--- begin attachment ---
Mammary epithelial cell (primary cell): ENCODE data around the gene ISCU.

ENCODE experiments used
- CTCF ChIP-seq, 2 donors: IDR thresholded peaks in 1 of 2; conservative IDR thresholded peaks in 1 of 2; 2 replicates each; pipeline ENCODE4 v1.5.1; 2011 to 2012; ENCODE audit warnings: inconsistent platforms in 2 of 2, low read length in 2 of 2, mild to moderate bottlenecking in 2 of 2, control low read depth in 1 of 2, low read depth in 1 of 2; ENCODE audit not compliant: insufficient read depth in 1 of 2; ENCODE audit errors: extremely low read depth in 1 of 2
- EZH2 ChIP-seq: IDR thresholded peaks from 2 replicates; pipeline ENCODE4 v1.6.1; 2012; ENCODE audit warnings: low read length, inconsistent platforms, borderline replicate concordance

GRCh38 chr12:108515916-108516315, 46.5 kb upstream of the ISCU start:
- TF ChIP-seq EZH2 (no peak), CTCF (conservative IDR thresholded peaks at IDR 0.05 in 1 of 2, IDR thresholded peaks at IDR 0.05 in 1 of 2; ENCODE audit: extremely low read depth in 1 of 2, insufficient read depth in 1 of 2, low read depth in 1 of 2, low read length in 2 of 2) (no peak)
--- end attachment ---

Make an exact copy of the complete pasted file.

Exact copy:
Mammary epithelial cell (primary cell): ENCODE data around the gene ISCU.

ENCODE experiments used
- CTCF ChIP-seq, 2 donors: IDR thresholded peaks in 1 of 2; conservative IDR thresholded peaks in 1 of 2; 2 replicates each; pipeline ENCODE4 v1.5.1; 2011 to 2012; ENCODE audit warnings: inconsistent platforms in 2 of 2, low read length in 2 of 2, mild to moderate bottlenecking in 2 of 2, control low read depth in 1 of 2, low read depth in 1 of 2; ENCODE audit not compliant: insufficient read depth in 1 of 2; ENCODE audit errors: extremely low read depth in 1 of 2
- EZH2 ChIP-seq: IDR thresholded peaks from 2 replicates; pipeline ENCODE4 v1.6.1; 2012; ENCODE audit warnings: low read length, inconsistent platforms, borderline replicate concordance

GRCh38 chr12:108515916-108516315, 46.5 kb upstream of the ISCU start:
- TF ChIP-seq EZH2 (no peak), CTCF (conservative IDR thresholded peaks at IDR 0.05 in 1 of 2, IDR thresholded peaks at IDR 0.05 in 1 of 2; ENCODE audit: extremely low read depth in 1 of 2, insufficient read depth in 1 of 2, low read depth in 1 of 2, low read length in 2 of 2) (no peak)